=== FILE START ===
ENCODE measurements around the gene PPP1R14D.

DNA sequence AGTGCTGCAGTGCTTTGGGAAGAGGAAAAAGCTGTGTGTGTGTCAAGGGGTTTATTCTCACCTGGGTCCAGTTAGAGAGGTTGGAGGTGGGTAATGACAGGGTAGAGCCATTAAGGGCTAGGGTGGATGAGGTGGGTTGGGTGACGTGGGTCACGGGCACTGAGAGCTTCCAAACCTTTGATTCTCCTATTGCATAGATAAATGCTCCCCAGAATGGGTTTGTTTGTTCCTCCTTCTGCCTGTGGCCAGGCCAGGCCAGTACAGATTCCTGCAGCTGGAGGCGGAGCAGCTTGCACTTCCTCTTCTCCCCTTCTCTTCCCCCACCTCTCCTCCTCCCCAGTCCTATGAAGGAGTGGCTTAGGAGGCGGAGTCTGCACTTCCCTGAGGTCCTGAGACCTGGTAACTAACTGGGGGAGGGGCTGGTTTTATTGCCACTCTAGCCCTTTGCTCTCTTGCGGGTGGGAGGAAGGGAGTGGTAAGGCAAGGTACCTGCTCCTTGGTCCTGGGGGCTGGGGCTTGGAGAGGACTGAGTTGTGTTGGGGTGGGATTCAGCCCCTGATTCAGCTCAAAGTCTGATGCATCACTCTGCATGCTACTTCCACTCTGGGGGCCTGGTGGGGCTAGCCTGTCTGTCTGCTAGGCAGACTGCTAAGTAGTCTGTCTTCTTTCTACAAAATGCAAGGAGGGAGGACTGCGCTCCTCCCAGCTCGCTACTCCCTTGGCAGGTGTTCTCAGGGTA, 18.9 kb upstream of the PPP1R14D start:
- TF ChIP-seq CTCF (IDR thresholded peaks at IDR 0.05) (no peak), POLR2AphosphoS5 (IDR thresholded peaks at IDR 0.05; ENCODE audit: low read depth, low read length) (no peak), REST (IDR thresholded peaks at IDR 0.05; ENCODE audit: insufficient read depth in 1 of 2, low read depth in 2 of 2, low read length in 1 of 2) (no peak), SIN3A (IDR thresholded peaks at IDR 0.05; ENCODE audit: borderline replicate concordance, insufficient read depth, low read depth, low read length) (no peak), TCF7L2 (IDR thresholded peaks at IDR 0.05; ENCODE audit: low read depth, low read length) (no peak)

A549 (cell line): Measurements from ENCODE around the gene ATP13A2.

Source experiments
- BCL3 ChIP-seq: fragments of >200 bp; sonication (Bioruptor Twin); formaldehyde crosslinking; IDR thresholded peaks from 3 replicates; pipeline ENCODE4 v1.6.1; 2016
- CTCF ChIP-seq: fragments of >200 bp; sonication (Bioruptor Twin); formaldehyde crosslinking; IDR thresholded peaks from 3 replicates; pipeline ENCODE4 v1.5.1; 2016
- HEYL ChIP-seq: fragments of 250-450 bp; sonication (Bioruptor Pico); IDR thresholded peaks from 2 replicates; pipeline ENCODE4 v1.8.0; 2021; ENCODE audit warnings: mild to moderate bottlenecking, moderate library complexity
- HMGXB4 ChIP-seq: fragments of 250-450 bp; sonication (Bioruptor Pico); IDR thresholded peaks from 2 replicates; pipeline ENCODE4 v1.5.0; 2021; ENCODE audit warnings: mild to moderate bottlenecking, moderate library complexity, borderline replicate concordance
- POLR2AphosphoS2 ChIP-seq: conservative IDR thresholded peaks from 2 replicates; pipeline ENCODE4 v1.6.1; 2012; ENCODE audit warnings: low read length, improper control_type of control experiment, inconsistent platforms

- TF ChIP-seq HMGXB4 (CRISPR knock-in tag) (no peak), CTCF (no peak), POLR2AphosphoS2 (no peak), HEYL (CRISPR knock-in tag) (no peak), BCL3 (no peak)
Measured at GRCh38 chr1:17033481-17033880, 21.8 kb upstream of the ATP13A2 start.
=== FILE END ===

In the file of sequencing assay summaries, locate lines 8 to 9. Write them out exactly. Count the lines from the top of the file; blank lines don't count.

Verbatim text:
- HEYL ChIP-seq: fragments of 250-450 bp; sonication (Bioruptor Pico); IDR thresholded peaks from 2 replicates; pipeline ENCODE4 v1.8.0; 2021; ENCODE audit warnings: mild to moderate bottlenecking, moderate library complexity
- HMGXB4 ChIP-seq: fragments of 250-450 bp; sonication (Bioruptor Pico); IDR thresholded peaks from 2 replicates; pipeline ENCODE4 v1.5.0; 2021; ENCODE audit warnings: mild to moderate bottlenecking, moderate library complexity, borderline replicate concordance